Dictionary Entries explained


Each entry includes some or all of the following, which are noted in bold letters in each example:

1.1    Entry word

The entry word is given using the Nooni alphabet. The alphabet and orthographic conventions are explained in section 3, Nooni Orthography Guide.

finyo Pl.: mvunyom [LM.LM] n. 11/12. small knife.

kecaw2 Pl.: bicaw [LL.LL] n. 7/8. belt; a strip of leather or other material worn around the waist.

1.2    Plural form

Plural forms of nouns are given after the singular form:

kecaw2 Pl.: bicaw [LL.LL] n. 7/8. belt.

fitele Pl.: mvuntelem [MML.MML] n. 11/12. heart.

1.3    Tone

The phonetic pitch of words is indicated in square brackets following the entry, with the tone on singular and plural forms of the word separated by a full stop. Words occurring in a phrase are separated by a space. Contour tones (where the tone changes over one sound) are written with small letters.

kencaŋ Pl.: bincaŋ [LH.LH] n. 7/8. bush rat that lives in raffia trees and runs on vines or twines; capable of jumping or diving very far.

kpwe monlum [M LL] n. 9/10. painful death.

yvuw1 Pl.: yvúw [lm.M] n. 9/10. human hair.

1.4    Words with no singular or plural form

Certain Nooni words do not have a singular form or a plural form. They are recorded in the following way with one number for the noun gender:

bvutuw [Mml] n. 14. honey; the sweet, thick, syrupy substance produced by bees from the nectar of flowers.

mɛɛm [ML] 1) n. 15. palm oil derived from crushed palm nuts, used much in cooking.

1.5    Part of speech

For most words an indication of the part of speech (word category) is given in italics after the pronunciation.

bwe Pl.: bwé [lh.H] n. 9/10. dog.

die [HH] v. eat.

1.6    Noun class gender

Most nouns belong to a certain class or category based upon how the singular and plural forms are formed. The Orthography Guide explains the noun classes of the Nooni language: 1/2, 3/4, 5/6, 5/13, 7/8, 9/10, 11/12, 14/15, 16, 17, 18. Hyman (1981:7) notes “The numbering used for these classes is, unless otherwise indicated, to be interpreted as representing the noun classes carrying the same number in Narrow Bantu.” The noun classes are displayed in each entry in this way:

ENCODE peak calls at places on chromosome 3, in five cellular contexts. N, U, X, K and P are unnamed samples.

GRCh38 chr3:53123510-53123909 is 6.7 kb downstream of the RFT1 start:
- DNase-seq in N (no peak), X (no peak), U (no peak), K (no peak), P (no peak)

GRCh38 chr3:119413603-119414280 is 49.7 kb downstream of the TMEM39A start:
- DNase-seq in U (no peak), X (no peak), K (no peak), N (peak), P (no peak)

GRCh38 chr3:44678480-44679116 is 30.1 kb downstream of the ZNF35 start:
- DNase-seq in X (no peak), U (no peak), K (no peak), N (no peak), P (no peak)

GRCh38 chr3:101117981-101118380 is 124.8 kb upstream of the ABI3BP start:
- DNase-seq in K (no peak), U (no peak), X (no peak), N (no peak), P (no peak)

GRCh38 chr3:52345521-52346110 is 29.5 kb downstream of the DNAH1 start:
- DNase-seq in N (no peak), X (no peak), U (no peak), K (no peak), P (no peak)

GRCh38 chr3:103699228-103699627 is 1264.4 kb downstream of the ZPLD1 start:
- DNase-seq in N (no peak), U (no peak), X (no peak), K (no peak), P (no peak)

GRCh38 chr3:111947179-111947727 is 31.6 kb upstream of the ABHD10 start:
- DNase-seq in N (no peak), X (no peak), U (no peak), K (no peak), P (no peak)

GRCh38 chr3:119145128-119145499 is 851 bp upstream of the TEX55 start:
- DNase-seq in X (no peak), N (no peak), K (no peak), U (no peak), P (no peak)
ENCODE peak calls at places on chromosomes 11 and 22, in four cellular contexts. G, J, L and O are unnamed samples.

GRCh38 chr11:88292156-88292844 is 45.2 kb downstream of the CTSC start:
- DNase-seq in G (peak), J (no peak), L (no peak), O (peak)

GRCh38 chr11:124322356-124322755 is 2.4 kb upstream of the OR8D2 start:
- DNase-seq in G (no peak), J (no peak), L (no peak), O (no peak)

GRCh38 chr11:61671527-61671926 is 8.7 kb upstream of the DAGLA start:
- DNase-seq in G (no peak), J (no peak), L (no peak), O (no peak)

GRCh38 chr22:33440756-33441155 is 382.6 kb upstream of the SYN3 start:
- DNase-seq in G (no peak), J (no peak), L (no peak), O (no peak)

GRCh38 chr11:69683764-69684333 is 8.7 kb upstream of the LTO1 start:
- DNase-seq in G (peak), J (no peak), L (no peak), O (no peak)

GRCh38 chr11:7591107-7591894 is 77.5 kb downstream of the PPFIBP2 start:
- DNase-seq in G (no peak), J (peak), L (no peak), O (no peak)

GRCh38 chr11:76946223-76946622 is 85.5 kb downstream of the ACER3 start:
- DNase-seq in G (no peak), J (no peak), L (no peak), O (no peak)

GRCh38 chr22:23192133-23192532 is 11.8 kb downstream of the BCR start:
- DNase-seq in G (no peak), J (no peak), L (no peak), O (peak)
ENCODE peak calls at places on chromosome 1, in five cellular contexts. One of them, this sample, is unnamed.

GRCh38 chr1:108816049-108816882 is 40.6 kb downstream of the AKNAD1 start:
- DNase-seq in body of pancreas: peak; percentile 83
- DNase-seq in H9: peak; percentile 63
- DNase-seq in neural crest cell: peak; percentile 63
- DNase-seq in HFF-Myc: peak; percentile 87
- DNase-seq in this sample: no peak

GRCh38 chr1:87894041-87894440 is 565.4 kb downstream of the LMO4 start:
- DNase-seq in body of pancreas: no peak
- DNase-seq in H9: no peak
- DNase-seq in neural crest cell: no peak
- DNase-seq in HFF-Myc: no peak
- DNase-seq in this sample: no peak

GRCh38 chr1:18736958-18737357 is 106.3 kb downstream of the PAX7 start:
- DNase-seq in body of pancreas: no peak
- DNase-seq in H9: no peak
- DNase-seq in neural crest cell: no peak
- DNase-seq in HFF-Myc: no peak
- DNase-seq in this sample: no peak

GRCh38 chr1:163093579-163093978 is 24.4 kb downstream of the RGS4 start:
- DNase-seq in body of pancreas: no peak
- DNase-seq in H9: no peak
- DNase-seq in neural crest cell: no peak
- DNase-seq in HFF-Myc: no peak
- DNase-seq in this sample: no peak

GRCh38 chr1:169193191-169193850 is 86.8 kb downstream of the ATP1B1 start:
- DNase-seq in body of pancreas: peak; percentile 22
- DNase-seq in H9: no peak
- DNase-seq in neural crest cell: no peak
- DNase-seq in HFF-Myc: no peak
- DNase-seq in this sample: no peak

kecaw2 Pl.: bicaw [LL.LL] 1) n. 7/8. belt; a strip of leather or other material worn around the waist.

jise2 Pl.: ɛjise [MH.MMM] n. 5/6. eye; the bodily organ of sight.

1.7    Definition

Accurate definitions have been sought for each entry, with mother-tongue speakers typically expressing the meaning. Where appropriate in the Noni context, and where it was deemed to be helpful in further clarifying the meaning of a word, a definition may have been taken from or adapted from the All Nations Dictionary, All Nations Literature.

kecaw2 Pl.: bicaw [LL.LL] n. 7/8. belt; a strip of leather or other material worn around the waist.

tee3 Pl.: ɛtew [HM.MH] n. 5/6. stomach; the large muscular bag in the body where food is received after it is eaten and is partly digested before it is passed on to the intestines.

1.8    Different senses of a word

When a word has more than one sense or meaning, these are each given a number. An attempt has been made to order the senses of a word according to which are most familiar or most frequently used.

kumɛn [HH] v. 1) change oneʼs view of things. 2) repent of sin or wrongdoing; to be sorry for one’s sins and turn from sin. 3) replace. 4) turn.

kenlɛɛma Pl.: binlɛɛma [LMMH.LMMH] 1) n. 7/8. lies or deceit. 2) n. cheating. 3) n. flattery. 4) n. trickery.

1.9    Scientific names

Scientific names for certain Noni plants, animals, birds, insects, fish, and reptiles have been identified. These names are included in those entries in italics.

keguŋ Pl. biguŋ [LH.LH] n. 7/8. baboon; a large African monkey. Papio anubis.

2 Pl. yɛ́ [M.H] n. 9/10. water buffalo; a large cow-like animal. Syncerus caffer.

1.10   Illustrative sentences

Nearly 900 illustrative sentences or phrases are included in order to help the reader understand how the word may be used. In certain instances, more than one illustrative sentence is given to clarify usage or to show different senses of a word. An English free translation is included.

boo2 [HH] v. 1) give birth or put to birth. 2) deliver. Wan wvu fwɛ wvù bó boke wvun nu ɛ bó boke can ye le. This new child that has been delivered, is delivered in his hands.

diɛw2 Pl.: díɛw [LL.ML] 1) n. 9/10. word. 2) n. language. 3) n. noise or sound. 4) n. echo; the repetition of a sound caused by a reflection of the sound waves from a wall, cliff, or other surface. 5) n. gossip. Ɛ̀ nulo ɛ́ wo esee diɛw yin e? Can you tell me this word?

1.11   Variant forms of words

Variant forms of words indicate the various ways in which the same word may be pronounced or known in different Noni villages or areas. These words are noted at the end of the entry by the word Also: